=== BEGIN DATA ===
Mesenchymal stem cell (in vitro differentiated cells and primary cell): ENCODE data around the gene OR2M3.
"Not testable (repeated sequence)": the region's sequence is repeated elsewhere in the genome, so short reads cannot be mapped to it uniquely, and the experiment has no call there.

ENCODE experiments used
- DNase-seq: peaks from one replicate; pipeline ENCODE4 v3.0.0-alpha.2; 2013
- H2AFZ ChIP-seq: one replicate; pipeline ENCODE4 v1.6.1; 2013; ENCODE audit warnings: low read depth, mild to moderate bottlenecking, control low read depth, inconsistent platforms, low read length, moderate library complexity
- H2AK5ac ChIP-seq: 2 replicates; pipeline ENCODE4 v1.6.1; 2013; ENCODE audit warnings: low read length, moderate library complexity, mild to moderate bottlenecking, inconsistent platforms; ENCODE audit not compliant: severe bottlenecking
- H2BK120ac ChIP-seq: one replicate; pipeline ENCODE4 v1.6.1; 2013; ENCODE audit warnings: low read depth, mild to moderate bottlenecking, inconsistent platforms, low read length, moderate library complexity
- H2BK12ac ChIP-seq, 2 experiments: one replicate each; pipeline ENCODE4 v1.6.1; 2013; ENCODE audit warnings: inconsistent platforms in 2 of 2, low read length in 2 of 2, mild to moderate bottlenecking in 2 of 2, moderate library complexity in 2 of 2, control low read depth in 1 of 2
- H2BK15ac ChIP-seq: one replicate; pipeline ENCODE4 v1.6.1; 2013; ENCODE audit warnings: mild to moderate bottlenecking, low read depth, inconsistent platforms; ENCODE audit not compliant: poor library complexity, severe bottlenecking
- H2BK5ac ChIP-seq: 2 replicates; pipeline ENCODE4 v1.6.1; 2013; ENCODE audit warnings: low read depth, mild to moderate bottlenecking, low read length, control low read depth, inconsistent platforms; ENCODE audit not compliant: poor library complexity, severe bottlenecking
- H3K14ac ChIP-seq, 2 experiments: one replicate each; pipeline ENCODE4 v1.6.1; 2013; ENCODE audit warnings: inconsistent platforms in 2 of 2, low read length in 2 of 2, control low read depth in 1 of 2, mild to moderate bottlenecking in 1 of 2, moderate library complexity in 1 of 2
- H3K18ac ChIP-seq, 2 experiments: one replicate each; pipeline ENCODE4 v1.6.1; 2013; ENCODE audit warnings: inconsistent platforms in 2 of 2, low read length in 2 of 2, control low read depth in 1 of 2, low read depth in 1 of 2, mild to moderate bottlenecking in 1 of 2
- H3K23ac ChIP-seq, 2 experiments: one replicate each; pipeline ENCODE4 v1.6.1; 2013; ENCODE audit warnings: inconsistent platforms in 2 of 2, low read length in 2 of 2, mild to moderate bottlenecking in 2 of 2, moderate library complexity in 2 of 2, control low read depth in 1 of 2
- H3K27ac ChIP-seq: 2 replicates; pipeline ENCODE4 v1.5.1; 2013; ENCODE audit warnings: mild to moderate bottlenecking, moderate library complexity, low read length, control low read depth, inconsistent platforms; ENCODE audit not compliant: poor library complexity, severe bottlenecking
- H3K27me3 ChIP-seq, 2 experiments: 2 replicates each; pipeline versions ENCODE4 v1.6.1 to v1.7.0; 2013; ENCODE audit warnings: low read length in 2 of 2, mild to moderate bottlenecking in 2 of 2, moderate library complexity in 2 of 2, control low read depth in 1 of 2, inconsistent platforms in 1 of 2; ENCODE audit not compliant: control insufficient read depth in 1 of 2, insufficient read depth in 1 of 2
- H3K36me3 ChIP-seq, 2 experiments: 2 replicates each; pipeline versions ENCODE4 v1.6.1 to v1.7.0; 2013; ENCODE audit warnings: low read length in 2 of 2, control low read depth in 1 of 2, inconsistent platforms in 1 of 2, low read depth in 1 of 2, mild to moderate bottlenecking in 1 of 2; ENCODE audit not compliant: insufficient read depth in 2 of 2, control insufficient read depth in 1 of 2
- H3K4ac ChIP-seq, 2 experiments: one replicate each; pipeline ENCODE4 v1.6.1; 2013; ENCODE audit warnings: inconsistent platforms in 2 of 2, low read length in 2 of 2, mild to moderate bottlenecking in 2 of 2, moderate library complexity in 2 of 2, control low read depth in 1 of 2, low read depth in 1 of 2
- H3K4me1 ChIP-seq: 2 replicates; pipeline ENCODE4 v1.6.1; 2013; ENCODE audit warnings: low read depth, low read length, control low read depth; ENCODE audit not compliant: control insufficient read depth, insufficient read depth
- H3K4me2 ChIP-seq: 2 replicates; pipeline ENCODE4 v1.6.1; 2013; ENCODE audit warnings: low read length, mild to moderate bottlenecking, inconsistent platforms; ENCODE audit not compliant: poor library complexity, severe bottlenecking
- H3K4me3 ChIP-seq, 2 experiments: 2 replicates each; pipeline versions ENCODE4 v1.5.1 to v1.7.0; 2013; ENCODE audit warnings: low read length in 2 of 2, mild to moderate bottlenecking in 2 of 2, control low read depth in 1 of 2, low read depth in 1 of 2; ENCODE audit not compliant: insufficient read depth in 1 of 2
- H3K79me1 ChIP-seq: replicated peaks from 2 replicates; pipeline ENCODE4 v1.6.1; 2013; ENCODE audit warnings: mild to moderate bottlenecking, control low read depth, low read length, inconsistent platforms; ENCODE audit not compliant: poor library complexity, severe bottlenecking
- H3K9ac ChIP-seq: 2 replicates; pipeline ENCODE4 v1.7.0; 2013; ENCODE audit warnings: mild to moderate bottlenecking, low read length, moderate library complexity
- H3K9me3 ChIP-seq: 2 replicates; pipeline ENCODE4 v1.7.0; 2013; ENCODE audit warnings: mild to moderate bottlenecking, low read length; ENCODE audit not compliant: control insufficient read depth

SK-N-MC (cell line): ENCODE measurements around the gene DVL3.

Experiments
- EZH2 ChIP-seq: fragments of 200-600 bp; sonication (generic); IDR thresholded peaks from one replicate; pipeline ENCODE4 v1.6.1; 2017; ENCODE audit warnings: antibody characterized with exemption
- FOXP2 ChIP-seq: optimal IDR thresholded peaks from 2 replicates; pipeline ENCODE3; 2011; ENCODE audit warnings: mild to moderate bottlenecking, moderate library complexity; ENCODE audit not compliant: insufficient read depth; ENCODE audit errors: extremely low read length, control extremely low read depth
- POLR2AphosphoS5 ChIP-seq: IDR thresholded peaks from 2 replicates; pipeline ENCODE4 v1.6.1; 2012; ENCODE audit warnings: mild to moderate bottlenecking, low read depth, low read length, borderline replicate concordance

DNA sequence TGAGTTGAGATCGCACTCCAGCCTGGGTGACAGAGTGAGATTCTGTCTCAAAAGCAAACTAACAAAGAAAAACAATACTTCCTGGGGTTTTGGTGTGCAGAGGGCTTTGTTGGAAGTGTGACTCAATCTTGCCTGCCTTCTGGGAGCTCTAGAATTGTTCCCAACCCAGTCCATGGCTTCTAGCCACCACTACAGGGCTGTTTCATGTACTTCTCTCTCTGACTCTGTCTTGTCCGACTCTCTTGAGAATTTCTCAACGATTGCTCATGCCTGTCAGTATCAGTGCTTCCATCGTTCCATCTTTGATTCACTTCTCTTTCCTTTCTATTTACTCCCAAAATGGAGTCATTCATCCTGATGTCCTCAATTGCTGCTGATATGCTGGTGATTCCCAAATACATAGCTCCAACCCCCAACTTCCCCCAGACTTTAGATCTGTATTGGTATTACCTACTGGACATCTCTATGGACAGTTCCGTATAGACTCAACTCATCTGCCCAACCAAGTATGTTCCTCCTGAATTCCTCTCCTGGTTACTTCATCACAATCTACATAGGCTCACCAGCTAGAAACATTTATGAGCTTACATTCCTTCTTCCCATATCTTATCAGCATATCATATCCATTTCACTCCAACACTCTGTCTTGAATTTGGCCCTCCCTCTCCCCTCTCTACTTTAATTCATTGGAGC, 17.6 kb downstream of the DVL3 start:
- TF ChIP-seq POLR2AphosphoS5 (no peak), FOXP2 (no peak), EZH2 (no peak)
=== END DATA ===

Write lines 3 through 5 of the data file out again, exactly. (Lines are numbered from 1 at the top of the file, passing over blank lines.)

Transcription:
ENCODE experiments used
- DNase-seq: peaks from one replicate; pipeline ENCODE4 v3.0.0-alpha.2; 2013
- H2AFZ ChIP-seq: one replicate; pipeline ENCODE4 v1.6.1; 2013; ENCODE audit warnings: low read depth, mild to moderate bottlenecking, control low read depth, inconsistent platforms, low read length, moderate library complexity